Virtually all parents are interested in teaching their young children to be well-behaved and enjoyable little people. Many of us have seen children at a grocery store or restaurant who seem to be out of control. They fail to comply with parental behavioral requests and, in general, seem to have mastered the art of the proverbial “little monster.” There is a certain fame associated with the “terrible two’s,” and it would seem that such fame is, in many cases, well deserved. In short, and to be perfectly honest, there are many young children, ages 2-6 or so, who make their parents lives hell.

What’s more, they don’t do much for other folks either. An unruly child can make the folks setting in the next booth or in the pew behind the child wish they had skipped dinner or passed-up church that Sunday. The problem is further compounded when parents need a babysitter. They may soon discover that their child has earned quite a reputation and that obtaining childcare is virtually impossible. In that case, parents are unable to take a much-needed break from little Danny or Lucy, only compounding their sense of frustration. Such children and their behavior eventually begin to impact the relationship between the parents. What’s to be done?

Maybe a good place to start is trying to obtain a “picture” of how young children think. When we can find a window on their cognitive processes, we might be able to tailor our behavioral expectations and discipline methods in ways that match the child’s cognitive processing. Where might we find such a window into children’s thinking processes and catch a glimpse of how they see the world? One place to look is through the lens of the long accepted views of Jean Piaget. What insight might Piaget offer?

In Piaget’s stage theory of cognitive development, he indentifies children from about age 2 to around age 7 as being in the stage of preoperational thought. He further divides this stage into two sub stages, the preconceptual sub stage, which encompasses approximately age 2-4, and the transitional sub stage, covering approximately ages 5-7. Children aren’t just miniature adults or immature thinkers. According to Piaget, they think in qualitatively different ways than adults.

One primary characteristic of preoperational children is that their thinking is basically egocentric. This is an effect of developmental factors and is normal for children of this period. Because of this, such children often appear self-centered, selfish, and rarely seem to consider the world from the perspective of another. It is tempting for parents to moralize with their children, or punish their selfishness. I have heard countless fundamentalist Christian preachers and “psychologists” suggest punishment, often spanking, for selfishness. “Spare the rod, spoil the child.” The problem here is that egocentrism is not a form of willful disobedience. It is a way in which children think. Punishing them is not the answer.

So, how can we get them to be less “me” centered and grow in respect and courtesy towards others? We know that children are imitative in many of their behaviors. There is a phenomenon known as social referencing which may help out here. The concept of social referencing refers to how the socialization of children occurs whenever parents convey messages to their children about what is acceptable. This process takes place through example, through a “look” from the parent, and from complimenting and rewarding appropriate social behavior.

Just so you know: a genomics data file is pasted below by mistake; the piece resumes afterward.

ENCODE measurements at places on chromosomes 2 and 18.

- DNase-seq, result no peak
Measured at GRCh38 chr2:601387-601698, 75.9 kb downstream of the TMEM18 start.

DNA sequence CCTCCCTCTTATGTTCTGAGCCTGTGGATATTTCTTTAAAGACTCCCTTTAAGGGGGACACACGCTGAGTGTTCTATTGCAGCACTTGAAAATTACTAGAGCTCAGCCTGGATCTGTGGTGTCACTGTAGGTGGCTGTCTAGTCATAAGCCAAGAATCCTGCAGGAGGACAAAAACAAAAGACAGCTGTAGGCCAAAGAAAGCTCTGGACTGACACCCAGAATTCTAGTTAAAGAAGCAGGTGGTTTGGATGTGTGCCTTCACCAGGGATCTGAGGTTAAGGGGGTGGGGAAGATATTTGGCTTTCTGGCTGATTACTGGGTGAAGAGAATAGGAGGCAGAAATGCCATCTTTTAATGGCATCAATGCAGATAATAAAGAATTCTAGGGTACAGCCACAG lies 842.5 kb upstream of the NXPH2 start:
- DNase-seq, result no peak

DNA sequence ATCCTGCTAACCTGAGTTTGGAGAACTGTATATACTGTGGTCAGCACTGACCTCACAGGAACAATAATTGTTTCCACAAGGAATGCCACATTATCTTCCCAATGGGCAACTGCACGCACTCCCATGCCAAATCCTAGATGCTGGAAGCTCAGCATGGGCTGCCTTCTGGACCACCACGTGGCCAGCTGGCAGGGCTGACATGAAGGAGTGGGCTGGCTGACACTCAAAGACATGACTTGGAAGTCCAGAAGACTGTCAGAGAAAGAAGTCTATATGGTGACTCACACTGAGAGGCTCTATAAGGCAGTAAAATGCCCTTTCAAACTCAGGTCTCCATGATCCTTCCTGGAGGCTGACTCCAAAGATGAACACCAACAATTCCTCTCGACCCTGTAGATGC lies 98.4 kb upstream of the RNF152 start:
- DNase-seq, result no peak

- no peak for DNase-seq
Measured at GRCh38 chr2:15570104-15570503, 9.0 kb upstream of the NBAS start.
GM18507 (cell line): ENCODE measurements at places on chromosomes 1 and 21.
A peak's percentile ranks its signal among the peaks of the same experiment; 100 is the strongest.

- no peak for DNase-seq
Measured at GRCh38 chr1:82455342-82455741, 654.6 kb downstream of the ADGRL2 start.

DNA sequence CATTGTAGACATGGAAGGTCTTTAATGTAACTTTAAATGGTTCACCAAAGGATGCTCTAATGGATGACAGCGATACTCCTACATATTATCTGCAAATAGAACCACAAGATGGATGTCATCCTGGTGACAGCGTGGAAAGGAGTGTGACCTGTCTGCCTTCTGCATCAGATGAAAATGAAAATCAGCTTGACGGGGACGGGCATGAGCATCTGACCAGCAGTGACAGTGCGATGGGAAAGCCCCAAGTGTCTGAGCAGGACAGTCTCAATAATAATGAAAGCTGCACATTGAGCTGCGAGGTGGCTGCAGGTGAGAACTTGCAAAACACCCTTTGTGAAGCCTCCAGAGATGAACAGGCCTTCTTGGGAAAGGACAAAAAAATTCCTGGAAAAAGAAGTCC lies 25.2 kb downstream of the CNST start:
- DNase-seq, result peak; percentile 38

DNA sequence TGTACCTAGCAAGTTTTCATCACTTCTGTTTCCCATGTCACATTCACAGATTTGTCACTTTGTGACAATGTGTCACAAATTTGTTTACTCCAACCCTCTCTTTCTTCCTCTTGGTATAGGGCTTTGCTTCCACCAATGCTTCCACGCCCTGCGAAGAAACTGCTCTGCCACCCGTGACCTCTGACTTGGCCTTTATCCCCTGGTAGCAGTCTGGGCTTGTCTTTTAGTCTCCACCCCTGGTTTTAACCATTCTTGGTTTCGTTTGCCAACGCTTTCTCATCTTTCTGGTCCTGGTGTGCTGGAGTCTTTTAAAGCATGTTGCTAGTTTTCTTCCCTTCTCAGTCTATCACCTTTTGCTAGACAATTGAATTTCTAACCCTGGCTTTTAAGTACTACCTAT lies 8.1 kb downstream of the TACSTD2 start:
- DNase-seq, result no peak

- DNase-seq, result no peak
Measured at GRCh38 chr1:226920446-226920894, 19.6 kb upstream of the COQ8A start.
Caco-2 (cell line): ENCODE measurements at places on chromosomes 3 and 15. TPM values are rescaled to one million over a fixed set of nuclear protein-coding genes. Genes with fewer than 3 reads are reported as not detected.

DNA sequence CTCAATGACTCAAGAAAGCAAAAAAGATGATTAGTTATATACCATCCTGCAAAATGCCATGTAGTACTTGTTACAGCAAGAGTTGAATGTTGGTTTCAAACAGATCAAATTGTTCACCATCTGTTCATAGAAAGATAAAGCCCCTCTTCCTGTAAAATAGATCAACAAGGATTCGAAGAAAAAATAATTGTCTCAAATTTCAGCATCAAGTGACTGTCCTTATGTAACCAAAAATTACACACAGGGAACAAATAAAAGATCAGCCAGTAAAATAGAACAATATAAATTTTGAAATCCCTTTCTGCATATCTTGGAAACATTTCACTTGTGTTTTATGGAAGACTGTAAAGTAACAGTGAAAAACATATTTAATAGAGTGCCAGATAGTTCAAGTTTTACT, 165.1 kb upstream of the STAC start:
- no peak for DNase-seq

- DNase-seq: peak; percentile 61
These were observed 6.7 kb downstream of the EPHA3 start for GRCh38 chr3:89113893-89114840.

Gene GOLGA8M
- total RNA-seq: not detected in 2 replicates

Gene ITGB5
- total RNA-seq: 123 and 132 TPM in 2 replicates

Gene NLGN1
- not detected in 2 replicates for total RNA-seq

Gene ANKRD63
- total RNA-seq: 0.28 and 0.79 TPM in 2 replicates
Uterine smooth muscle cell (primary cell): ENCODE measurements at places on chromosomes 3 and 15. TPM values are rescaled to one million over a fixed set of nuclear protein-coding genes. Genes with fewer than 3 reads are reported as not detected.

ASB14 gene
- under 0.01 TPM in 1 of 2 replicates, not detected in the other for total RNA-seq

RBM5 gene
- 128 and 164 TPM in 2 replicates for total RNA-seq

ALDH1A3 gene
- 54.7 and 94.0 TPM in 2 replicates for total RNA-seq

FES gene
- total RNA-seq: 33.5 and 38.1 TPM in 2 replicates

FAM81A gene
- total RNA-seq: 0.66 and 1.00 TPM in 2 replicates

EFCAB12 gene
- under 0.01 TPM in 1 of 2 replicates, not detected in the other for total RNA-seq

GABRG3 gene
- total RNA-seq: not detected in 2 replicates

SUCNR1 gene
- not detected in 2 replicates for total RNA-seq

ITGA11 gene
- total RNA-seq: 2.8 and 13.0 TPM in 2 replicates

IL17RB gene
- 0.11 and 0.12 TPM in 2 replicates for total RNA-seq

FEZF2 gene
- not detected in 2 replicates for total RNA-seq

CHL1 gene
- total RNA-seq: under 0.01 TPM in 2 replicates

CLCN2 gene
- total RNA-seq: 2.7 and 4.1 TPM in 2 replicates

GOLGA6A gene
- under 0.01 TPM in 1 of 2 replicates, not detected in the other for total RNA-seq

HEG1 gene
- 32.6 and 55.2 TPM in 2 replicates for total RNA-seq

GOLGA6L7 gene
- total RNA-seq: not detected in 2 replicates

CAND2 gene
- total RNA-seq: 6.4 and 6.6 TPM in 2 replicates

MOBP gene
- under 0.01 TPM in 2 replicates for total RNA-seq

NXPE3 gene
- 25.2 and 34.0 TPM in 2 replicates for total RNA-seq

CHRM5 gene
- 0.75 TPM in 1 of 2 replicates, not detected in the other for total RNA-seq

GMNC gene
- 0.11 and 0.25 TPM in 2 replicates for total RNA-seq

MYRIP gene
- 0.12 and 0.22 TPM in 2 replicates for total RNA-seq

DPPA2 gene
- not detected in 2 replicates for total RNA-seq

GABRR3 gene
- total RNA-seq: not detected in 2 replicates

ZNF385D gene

As parents behave and speak to others and the child courteously, and as they show themselves more readily responsive to appropriate behavior by the child, the child will be encouraged to act in more appropriate ways. It has long been noted that the most effective and persistent change in behavior comes though rewarding what is appropriate. It may take some time, and often it may seem like hard work. But the parent who places a child in “time out” until a disagreeable, selfish child acts appropriately and at that point rewards the child with the attention s/he is seeking will have much more impact than a parent using harsh punishments. Remember, since these children tend to be egocentric, one thing a parent does not want to create is a power struggle.

Fortunately, even though these young children are egocentric, they are always becoming more sociocentric in their thinking especially as they move towards the transitional substage of this time of pre-operational thought. This means they are always learning more about the world and how to live socially in it. This demands give and take. Parents need to be careful observers of children and be on the lookout for these “teachable moments” when the child acts in socially appropriate ways and be quick to reward such behavior.

There is something to this idea of being “caught in a good act.” When a child acts in inappropriate ways, the parent needs to be careful to address the behavior as unacceptable, not the child (“Hitting your brother is unkind and hurts him” instead of “You are unkind and mean.”). However, the converse is true of catching a child in a good act. In this case, you want to make sure you praise the child in ways that identify with his or her character (“You shared with Bobby because you are a nice kind girl”).

Children move through childhood at their own pace. We cannot punish children because they are not at the developmental level we might wish them to be. Forcing, or attempting to force, development will only lead to more major problems down the road. However, by watching, encouraging, praising, and using gentle discipline, we will go a long way in raising happy children and contributing to happy parents.

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